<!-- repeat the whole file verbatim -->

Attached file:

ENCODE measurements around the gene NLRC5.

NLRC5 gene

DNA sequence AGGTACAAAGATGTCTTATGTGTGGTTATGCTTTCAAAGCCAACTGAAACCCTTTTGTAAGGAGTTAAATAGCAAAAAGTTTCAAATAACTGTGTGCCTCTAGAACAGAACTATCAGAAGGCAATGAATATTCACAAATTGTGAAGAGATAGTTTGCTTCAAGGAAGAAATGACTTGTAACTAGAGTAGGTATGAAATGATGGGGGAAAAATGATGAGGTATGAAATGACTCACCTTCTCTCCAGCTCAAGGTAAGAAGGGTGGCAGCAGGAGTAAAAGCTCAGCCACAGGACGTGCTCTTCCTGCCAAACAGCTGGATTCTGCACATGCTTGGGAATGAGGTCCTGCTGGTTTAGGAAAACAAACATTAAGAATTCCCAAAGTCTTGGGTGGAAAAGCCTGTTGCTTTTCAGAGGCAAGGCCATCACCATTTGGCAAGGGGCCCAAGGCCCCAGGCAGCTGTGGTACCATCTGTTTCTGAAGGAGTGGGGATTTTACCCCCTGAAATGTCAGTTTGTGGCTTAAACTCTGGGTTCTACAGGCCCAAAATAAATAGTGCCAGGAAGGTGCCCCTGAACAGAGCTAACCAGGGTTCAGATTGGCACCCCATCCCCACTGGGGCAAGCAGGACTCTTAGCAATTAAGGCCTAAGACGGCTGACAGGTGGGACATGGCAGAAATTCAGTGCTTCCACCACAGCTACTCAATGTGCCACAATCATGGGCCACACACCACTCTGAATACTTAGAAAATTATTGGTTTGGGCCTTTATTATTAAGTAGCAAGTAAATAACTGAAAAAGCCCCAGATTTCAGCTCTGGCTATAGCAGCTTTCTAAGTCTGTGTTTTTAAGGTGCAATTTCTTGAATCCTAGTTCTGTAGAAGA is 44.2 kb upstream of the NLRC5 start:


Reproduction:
ENCODE measurements around the gene NLRC5.

NLRC5 gene

DNA sequence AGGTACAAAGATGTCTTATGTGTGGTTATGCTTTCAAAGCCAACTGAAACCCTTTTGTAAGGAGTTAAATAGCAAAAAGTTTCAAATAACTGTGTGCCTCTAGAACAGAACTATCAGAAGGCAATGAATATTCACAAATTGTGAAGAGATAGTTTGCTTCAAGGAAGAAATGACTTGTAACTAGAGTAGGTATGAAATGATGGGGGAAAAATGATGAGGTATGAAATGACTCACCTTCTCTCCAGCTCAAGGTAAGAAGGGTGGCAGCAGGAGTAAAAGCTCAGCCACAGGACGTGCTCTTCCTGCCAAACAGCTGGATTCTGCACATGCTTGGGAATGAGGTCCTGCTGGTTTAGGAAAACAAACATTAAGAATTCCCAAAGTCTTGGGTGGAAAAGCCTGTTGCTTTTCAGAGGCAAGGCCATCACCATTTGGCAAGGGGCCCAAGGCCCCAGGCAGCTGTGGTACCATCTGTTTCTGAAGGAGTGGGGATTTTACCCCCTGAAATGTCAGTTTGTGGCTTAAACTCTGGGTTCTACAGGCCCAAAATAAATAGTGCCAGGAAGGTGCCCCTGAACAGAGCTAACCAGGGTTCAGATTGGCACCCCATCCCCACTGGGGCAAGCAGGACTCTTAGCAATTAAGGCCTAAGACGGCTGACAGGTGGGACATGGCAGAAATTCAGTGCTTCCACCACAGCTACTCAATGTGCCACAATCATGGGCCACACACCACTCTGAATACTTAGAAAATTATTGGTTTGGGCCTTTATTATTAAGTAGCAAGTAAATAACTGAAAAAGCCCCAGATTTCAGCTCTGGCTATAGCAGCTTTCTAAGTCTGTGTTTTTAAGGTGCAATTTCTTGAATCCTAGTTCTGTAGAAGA is 44.2 kb upstream of the NLRC5 start: